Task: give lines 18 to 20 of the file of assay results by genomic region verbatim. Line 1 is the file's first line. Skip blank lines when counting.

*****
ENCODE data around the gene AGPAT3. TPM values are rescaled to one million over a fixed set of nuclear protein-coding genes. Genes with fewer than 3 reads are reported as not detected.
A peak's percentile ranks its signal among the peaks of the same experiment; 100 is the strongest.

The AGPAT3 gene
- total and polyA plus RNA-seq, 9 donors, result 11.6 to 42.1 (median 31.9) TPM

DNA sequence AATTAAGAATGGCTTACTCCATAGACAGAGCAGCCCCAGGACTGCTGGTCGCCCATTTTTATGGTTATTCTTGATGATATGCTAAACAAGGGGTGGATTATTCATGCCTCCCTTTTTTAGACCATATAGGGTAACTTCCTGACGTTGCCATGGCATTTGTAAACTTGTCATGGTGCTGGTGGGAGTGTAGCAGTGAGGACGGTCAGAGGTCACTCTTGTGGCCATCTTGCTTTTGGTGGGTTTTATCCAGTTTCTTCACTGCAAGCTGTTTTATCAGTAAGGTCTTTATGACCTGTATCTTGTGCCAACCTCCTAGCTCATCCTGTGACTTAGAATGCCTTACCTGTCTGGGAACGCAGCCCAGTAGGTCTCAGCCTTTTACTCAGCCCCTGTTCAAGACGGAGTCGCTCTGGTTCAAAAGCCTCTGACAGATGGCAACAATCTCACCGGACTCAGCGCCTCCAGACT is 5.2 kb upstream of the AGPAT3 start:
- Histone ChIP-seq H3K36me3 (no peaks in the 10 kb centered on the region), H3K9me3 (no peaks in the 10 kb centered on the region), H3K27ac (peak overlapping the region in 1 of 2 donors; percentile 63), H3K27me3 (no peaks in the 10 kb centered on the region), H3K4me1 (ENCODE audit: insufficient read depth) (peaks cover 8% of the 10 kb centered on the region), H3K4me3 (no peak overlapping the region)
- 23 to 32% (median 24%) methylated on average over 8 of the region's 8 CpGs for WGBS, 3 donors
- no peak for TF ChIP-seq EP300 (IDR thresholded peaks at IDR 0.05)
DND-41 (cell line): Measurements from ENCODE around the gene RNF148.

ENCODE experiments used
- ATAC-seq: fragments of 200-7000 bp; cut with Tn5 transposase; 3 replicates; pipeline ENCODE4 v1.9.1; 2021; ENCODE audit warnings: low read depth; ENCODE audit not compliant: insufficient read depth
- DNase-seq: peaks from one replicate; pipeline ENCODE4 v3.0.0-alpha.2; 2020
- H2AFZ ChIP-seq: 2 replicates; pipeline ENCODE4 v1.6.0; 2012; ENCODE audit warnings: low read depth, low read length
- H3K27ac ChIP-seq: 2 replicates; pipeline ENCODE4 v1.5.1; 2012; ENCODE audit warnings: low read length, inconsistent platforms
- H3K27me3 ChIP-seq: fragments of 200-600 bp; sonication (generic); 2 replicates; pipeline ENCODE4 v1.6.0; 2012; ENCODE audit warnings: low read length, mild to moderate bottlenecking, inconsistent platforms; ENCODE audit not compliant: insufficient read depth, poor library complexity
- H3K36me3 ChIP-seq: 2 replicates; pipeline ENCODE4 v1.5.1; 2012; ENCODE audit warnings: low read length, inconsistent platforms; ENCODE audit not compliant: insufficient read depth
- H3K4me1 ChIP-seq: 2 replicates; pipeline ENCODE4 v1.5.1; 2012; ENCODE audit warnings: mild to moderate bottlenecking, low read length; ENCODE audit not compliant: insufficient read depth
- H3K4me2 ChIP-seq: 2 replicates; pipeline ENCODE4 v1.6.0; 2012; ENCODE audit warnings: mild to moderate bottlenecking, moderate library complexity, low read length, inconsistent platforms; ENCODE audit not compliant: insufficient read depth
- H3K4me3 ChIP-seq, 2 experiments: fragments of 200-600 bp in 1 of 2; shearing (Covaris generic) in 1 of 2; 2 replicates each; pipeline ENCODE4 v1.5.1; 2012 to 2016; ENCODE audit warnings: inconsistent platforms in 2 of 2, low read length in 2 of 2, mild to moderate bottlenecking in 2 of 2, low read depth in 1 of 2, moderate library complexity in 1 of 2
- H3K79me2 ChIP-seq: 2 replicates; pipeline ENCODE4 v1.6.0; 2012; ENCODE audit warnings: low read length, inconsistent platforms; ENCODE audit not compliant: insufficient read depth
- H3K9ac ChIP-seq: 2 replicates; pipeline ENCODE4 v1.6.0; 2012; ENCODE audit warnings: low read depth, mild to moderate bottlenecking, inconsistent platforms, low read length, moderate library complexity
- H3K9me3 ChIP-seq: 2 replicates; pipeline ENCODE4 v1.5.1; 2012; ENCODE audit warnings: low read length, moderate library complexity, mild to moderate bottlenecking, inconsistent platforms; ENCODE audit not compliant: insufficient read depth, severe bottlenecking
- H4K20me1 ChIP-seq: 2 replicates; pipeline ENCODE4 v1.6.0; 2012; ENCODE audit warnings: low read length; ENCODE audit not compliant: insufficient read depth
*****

- H3K4me2 ChIP-seq: 2 replicates; pipeline ENCODE4 v1.6.0; 2012; ENCODE audit warnings: mild to moderate bottlenecking, moderate library complexity, low read length, inconsistent platforms; ENCODE audit not compliant: insufficient read depth
- H3K4me3 ChIP-seq, 2 experiments: fragments of 200-600 bp in 1 of 2; shearing (Covaris generic) in 1 of 2; 2 replicates each; pipeline ENCODE4 v1.5.1; 2012 to 2016; ENCODE audit warnings: inconsistent platforms in 2 of 2, low read length in 2 of 2, mild to moderate bottlenecking in 2 of 2, low read depth in 1 of 2, moderate library complexity in 1 of 2
- H3K79me2 ChIP-seq: 2 replicates; pipeline ENCODE4 v1.6.0; 2012; ENCODE audit warnings: low read length, inconsistent platforms; ENCODE audit not compliant: insufficient read depth